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Working on Subarus


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James Turner · · Unknown Hometown · Joined Oct 2014 · Points: 0

Hey, I just recently moved back to Utah and I'm splitting time between SLC (sugar house) on the weekends and Ogden during the week. I drove out here from Maine a few weeks ago in my 01 subaru forester. The headgaskets have started leaking much worse than before the trip and I'm wondering if anyone in the SLC area has replaced the headgasket's in their subaru before? I'm thinking about taking on the project myself after a lot of research and the fact that I don't want to shell out $2k to a shop. I figured it would be worth asking on here since there are so many climbers and so many subarus in Utah. If you've done a HG job before, I'd be interested to talk with you about your experience and see if you'd be willing to help out with my repair should I decide to go through with it. I can't offer much in terms of payment, but, beer and pizza could be counted on. I'm also trying to get back into climbing after a year of only 10ish days of climbing, so perhaps we could even be new partners!

James

Doug Kinsman · · Atlanta, GA · Joined Jun 2008 · Points: 0

I  am not sure about Foresters but I know in my Outback I had to pull the whole engine out to do HGs because there is zero room to work with between the shock towers and horizontally opposed cylinders. Easy job once the block is pulled since you have all the access in the world then. How bad are they leaking? Coolant mixing with oil?

Alex Milton · · Molalla, OR · Joined Mar 2017 · Points: 0

Forester is basically the same just a smidge more room. Can be done with the engine still in, but even if you had to buy an engine hoist it would still be worth it to take it all the way out. IME it's much easier to leave the tranny attached when you remove the engine - mating engine to the trans with it in the car is tedious and frustrating. I don't know what else to tell you that Youtube won't explain in x100 better detail, but two people of reasonable mechanical ability should be able to do it in a weekend, a day if you work quick and know engines. While you're in there I would replace the spark plugs, timing belt, tensioner and water pump, minimal extra time and cost but will delay the time/expense of that down the road.

Might try joining some local subaru groups on facebook, they have been a good source of troubleshooting/extra hands for me.

Ken H · · Granite, UT · Joined Jan 2006 · Points: 3,954

In 2012 we sold my wife's 1999 Outback which had bad head gaskets. I believe the guys who bought said there is a difference with single overhead cams and dual overhead cams. I believe they said one has to come all the way out but the other just needs to be hoisted up a little and you don't need to pull the whole block. Either way I think you need a hoist. Probably can rent a hoist from someone in SL County.

I'd check here:
https://www.reddit.com/r/subaru/

budman · · Moab,UT · Joined Mar 2008 · Points: 10

Done a few.  Mostly heavy diesels in class 7 and 8 trucks as well as mine equipment.  Some models had external leaks and others internal leaks.  Best to pull the engine because it allows better access to putting a better finish on the block surface.  I recall 5 star being an aftermarket shimed style gasket like the ones used in heavy diesels.  Only takes a few hours to pull the engine.  I live down in Moab, if you need info send me a pm.   Bud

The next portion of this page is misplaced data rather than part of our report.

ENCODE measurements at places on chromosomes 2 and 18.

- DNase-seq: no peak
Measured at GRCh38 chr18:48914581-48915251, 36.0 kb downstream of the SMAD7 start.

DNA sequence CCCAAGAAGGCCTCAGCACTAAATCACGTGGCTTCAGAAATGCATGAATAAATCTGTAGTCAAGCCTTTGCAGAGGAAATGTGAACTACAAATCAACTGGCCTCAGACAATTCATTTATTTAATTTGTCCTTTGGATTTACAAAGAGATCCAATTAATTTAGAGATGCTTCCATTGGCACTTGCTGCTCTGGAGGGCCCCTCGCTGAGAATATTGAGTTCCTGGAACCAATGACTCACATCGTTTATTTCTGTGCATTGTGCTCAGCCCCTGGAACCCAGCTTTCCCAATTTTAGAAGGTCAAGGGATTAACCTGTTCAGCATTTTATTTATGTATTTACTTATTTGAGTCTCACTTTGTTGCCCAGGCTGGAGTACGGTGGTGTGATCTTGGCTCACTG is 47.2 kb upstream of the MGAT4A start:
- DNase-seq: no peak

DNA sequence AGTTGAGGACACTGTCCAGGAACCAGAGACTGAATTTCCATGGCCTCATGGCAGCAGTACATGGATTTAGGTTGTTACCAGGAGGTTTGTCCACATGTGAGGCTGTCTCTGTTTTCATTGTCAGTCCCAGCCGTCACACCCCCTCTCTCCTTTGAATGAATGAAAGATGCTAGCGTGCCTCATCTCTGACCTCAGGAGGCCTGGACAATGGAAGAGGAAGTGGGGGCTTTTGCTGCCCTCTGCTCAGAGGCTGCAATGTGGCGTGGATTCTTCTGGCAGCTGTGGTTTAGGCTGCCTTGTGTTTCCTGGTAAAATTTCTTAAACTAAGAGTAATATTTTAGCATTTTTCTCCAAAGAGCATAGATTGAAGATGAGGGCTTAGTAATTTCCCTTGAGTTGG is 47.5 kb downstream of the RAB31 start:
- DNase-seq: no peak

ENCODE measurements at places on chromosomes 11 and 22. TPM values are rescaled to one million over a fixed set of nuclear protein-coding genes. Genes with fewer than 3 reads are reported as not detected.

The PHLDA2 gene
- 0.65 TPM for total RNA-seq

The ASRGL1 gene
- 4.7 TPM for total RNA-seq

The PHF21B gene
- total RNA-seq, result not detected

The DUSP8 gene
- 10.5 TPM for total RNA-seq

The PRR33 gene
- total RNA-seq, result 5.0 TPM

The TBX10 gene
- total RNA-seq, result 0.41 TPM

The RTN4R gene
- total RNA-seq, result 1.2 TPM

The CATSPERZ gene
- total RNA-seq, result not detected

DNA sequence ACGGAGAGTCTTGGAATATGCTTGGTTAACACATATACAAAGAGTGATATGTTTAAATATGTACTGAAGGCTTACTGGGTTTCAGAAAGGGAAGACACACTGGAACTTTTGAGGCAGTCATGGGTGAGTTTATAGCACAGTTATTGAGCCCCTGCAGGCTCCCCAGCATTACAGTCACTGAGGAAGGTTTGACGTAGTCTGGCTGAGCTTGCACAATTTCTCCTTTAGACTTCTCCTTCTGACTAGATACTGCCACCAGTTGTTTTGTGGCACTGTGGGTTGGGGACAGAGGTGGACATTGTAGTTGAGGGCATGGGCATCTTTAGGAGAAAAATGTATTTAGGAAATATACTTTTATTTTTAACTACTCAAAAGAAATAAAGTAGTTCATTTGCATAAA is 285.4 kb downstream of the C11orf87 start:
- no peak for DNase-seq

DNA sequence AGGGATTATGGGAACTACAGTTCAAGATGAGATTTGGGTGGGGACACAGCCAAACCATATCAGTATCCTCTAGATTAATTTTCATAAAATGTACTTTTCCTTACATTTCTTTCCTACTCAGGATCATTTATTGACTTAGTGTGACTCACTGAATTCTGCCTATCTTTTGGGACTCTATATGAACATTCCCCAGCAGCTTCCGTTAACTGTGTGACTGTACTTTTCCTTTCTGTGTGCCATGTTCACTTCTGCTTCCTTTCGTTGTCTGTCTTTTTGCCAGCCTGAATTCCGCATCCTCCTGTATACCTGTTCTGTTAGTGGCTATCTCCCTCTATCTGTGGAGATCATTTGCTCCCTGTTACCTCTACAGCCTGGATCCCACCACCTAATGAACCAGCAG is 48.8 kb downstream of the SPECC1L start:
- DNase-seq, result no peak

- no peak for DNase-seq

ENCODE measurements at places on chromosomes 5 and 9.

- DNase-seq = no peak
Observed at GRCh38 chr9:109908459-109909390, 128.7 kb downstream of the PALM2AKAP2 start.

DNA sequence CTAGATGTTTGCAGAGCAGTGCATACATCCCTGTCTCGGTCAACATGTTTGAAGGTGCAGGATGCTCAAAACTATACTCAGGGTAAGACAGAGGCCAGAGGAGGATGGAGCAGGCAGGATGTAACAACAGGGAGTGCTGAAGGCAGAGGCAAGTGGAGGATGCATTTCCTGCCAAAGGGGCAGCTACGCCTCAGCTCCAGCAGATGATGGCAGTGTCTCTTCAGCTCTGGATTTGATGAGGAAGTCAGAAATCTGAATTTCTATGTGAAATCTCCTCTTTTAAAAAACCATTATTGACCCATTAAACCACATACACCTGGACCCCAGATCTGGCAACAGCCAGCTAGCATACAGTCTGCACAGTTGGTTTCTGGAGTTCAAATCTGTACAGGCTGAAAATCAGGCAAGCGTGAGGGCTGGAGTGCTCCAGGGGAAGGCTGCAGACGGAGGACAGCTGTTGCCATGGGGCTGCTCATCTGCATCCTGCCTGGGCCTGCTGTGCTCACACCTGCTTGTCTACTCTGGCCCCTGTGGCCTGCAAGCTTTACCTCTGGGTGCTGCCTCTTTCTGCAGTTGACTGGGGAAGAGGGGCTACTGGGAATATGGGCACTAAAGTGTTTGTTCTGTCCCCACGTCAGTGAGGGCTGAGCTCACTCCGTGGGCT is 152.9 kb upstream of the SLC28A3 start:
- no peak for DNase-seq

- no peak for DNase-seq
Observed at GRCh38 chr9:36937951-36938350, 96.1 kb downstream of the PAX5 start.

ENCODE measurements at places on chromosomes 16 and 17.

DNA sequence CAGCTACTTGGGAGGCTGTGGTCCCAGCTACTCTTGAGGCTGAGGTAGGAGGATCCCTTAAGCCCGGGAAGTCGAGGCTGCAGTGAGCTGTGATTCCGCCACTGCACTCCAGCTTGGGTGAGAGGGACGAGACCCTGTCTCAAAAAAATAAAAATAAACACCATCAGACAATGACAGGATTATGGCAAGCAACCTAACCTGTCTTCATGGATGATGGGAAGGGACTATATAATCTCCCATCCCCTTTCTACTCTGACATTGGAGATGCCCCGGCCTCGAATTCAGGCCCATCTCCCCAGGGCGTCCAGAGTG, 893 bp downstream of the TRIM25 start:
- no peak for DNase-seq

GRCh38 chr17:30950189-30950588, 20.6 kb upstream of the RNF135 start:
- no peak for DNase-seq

Pjm · · Unknown Hometown · Joined Feb 2013 · Points: 5

James, in 20100 I bought a 2007 Outback and it had that pin hole leak on both sides - very annoying particularly since it was at 75,000 miles. The job I had done was around $3.5K from a private Subaru specialty shop in Atlanta and they had to pull the entire engine. I also had some other stuff done and the final bill was around $5k, BUT, I now have a motor that will go several hundred thousand miles more. From what I have read and was told, if you don't do it right, it will just go back to leaking. I just passed my Subie along to my 16 year old son and it is happily ticking along and runs great. Good luck!

Ben Horowitz · · Tokyo, JP · Joined Aug 2014 · Points: 121

I know it is a taboo thing to mention, but Gold Eagle No Leak additive works pretty well. I had a bad leak on my Subaru Forester (2003) with oil leaking out onto exhaust and making a nasty smell (no coolant leaking into the head). I put in about half the recommended amount, went on many long trips and definitely helped a lot. It is obviously not a perminant solution, but might be enough depending on how long you plan to keep the car and/or how long you think it'll be till you get around to fixing it. I eventually had the job done since I had lots of other issues (lots of deferred regular maintenance, squeaky timing belt, old water pump, etc.) that were trivial to solve with the engine pulled and the car didn't have that many miles (~110k).

See here for more experience: http://www.subaruforester.org/vbulletin/f94/gold-eagle-no-leak-engine-oil-treatment-345033/

WHAM . · · Utah · Joined Mar 2013 · Points: 1
Tim Lutz wrote:

 All Subies blow head gasket between 120-150k. is yours the 2.2 or 2.5? 

I have a 1997 legacy with the EJ22. It has 330k and has never had a head gasket replaced. 

The issue is still present in the 2.2 but it is not a foregone conclusion like the EJ25

James Turner · · Unknown Hometown · Joined Oct 2014 · Points: 0

I have a 2.5L SOHC that just passed 160k. I don't lose much oil between changes, and definitely don't seem to be burning any, which is great.

If I do go forward with the repair, I'm definitely doing the timing belt and water pump, it only adds another $170ish dollar to the parts bill and you have to take the belt off the replace the gaskets. It just makes sense. I've had some other problems with it, a few months ago I replaced the passenger side CV axle (for the second time, the stealership did the first one and it didn't last) and the ball joints. It needs an outer tie rod end, and driver's side rear strut. The rear bushings on the control arms are starting to leak a little. But nothing else major, to my knowledge. It is indeed a tricky situation since the repair, done by a shop, would cost me about what the car is worth (very possibly more than it's worth). If I can do it myself, it's a no brainer, I could fix all the known problems for less than $700 probably.